Tuesday: Exit the Routine
I am the definition of a creature of habit. I like routine. I like starting my day with a workout, (typically yoga or running). I like eating oatmeal packed with fruit, chia seeds and nut butter. I like working comfortably on the computer. I like committing to a series on Netflix, where I don’t feel like I have to meet new characters. (currently on season two of Mad Men). Routine is comfortable to me.
Once upon a time, every one of my days pretty much looked the same. Work-traffic-yoga-dinner-repeat. At least that’s what it felt like. Fast and boring. I LIVED for the weekends, a small section of days that weren’t controlled by time. I had space. I embraced creativity. I loved opportunities to cook something new, see something different, to play. My husband would kindly remind me that life was short and it was unfair to (me) to JUST live for the weekends. I would need to find a way to bring more joy into life.
*Take 9 month pause for cancer-land*
After the war in cancer-land, everyone’s routine was shaken. A new family dynamic was born. Rob and I went from newlyweds to “insta-parents” responsible for helping Kate create a new routine and find balance in her life. (Backstory: Kate had been living with Mom for the last 30 years and now her sister, brother-in-law + 4 cats were all shacking up together). There was also a need for “new” jobs and new responsibilities. Our nucleus was gone. Our person to ask advice, was physically not on Earth. The adjustment was A LOT for everyone.
*Insert trusting yourself. Listening to your inner voice. Breaking the routine*
Today is Tuesday. Kate wears several hats now. She works at A Space For Kate; cleans at Y2 Yoga and on Tuesdays, she works at Zab’s place, organizing the clothing donations. If I am defined as a Creature of Habit, Kate is the epitome of routine. It makes her feel safe. And I get that. So this level of change and new that she is embracing is AWESOME. (A neighbor recently commented that Kate seems so happy and embracing life) Mom would be proud.
Things that come easy to you and me can be more challenging for Kate. She is learning to be more comfortable driving herself to downtown Matthews. On this particular Tuesday morning, she drove and I kept her company in the passenger seat. Kate just needed a little comfort and confidence. I get that too.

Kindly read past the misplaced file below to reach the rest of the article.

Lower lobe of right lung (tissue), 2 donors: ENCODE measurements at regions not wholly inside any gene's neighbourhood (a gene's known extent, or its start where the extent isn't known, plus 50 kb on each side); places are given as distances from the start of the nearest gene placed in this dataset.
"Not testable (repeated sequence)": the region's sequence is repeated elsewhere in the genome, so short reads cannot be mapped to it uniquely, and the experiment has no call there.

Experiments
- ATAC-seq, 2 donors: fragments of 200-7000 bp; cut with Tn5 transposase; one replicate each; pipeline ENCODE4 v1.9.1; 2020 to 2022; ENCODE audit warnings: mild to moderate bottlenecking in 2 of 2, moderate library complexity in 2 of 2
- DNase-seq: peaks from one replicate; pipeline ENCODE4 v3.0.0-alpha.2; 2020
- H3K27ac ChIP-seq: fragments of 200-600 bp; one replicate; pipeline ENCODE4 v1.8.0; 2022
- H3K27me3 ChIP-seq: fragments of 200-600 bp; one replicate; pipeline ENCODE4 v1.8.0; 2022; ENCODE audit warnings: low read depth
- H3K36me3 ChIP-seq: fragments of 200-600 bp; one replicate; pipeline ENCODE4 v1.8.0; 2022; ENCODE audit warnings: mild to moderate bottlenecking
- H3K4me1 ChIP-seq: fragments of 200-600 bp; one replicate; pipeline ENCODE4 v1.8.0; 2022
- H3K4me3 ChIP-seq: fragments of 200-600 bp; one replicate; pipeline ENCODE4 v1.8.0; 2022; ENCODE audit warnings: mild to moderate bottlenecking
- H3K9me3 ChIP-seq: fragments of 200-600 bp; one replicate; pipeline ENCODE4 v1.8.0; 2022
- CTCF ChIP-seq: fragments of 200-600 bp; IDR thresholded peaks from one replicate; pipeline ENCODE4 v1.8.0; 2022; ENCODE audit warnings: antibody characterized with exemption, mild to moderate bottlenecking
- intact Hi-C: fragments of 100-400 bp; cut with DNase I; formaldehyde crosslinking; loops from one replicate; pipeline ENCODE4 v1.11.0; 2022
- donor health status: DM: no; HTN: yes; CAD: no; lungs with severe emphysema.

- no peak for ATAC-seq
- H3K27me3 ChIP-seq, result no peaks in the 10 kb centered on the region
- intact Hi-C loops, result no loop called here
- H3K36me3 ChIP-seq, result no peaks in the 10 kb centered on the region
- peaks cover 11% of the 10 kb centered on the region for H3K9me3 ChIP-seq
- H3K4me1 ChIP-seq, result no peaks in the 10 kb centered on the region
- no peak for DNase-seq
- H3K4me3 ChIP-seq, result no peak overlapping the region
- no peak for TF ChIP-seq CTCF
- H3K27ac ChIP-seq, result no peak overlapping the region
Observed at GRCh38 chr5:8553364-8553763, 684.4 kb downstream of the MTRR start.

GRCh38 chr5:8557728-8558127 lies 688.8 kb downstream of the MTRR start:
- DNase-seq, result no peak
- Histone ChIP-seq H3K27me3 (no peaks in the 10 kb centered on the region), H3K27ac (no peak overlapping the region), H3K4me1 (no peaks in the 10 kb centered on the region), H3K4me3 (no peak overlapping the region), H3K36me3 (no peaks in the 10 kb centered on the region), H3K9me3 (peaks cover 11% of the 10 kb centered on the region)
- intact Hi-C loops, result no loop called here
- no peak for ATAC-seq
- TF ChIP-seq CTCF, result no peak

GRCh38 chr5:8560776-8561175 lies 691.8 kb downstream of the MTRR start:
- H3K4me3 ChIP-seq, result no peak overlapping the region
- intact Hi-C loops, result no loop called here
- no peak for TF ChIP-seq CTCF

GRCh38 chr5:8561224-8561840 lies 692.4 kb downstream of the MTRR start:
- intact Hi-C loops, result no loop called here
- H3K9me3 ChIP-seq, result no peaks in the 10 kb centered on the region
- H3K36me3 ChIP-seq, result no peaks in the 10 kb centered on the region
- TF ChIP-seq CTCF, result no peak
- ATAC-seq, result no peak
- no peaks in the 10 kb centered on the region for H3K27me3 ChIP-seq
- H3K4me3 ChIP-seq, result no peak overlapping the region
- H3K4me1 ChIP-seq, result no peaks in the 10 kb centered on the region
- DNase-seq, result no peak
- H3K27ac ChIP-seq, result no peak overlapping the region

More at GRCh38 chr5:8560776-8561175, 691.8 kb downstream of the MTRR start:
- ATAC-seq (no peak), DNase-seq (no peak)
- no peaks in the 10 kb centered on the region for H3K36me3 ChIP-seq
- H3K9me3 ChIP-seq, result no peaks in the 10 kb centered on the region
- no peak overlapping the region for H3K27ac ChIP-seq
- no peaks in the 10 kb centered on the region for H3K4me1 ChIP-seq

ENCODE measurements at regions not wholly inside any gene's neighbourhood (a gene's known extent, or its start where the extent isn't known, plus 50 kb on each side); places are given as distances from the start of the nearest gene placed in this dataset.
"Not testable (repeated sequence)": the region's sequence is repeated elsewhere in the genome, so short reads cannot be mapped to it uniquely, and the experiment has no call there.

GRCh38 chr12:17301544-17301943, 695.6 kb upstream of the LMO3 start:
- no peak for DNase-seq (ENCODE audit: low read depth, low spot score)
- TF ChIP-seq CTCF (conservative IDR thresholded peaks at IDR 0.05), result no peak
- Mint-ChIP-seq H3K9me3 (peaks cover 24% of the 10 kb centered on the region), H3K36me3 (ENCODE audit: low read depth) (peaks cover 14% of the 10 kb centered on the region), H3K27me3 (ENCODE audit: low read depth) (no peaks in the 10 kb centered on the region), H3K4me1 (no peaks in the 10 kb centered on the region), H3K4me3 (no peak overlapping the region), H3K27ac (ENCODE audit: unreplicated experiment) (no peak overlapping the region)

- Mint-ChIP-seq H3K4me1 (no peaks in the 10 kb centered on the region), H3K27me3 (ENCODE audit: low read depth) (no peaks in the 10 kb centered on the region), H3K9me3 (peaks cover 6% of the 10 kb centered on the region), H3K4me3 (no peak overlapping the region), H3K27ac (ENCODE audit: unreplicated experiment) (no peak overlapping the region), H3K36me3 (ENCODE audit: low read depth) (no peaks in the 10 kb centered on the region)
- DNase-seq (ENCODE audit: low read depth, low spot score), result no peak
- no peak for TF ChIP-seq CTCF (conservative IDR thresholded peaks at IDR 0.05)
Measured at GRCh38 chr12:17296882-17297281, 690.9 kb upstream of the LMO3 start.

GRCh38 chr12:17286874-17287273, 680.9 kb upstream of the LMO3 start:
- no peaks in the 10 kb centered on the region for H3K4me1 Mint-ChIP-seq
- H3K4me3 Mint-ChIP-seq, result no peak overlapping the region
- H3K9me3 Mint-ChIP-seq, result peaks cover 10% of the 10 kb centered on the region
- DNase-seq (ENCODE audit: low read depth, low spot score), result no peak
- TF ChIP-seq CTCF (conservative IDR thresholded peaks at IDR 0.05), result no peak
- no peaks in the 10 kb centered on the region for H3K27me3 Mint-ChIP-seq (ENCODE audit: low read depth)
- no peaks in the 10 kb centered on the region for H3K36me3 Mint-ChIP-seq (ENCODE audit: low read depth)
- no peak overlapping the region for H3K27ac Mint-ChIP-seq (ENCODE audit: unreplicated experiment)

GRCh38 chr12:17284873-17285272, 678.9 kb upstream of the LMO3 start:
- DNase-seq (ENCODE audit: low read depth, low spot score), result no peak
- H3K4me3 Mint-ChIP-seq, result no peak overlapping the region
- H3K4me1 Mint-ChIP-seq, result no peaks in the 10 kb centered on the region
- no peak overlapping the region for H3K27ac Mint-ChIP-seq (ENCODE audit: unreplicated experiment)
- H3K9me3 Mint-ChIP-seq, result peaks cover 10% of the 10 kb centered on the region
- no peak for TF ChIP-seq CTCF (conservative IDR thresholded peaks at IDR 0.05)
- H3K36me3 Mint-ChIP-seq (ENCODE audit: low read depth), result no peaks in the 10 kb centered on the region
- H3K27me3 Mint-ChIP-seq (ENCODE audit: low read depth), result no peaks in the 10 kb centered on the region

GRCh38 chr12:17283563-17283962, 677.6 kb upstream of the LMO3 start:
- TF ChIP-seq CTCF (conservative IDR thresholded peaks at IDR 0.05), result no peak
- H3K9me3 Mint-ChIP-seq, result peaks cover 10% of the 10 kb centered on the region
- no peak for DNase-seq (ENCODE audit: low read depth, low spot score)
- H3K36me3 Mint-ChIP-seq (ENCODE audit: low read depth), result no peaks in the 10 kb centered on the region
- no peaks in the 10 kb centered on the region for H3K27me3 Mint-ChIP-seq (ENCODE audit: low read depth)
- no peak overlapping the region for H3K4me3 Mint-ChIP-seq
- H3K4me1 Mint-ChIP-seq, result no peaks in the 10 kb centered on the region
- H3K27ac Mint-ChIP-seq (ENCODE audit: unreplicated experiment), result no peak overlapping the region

My sister does a beautiful job driving and parking. Her confidence has gown. We wave each other off, agreeing to meet at the car after her shift. I decide that rather than going home for a few hours, I will walk Squirrel Lake Park and tune into a podcast. I open my Spotify app and turn on Armchair Expert with Dax Shepard. The episode is just what I need today. A discussion about brain health and exiting the routine.
Dr. Rahul Jandial, MD, Ph.D. is a dual-trained brain surgeon and neuroscientist at City of Hope Cancer Center in Los Angeles. Rahul sits down in the attic to discuss intermittent fasting, emigrating from India as an eight-year-old and how he redirected some of his negative qualities into positive ones. Dax wonders if it takes a certain level of arrogance to choose brain surgeon and Rahul gives a breakdown of the human body as it relates to mechanics. The two talk about modern approaches to fighting cancer and the importance of keeping the brain stimulated.
My life (our lives) have organically metamorphosized into something that is all BUT routine. Dr Jandial talked about the importance of changing your routine to sort of “wake up” the brain and find creativity. He suggests driving a different course, see something new, do something different. We are not meant to live in a state of Groundhog Day.
It’s a wink from my Mom. This hippie-dippy life we are creating is the right choice. I am supposed to grow my creativity. Sure, I’m nervous…But I am also awake. A creative life is not just meant for Steve Jobs and Andy Warhol. It’s meant for my life too.
I think about the importance of my walk. It’s someplace new. It’s Tuesday and I am taking a leisurely walk because this is where my life has taken me.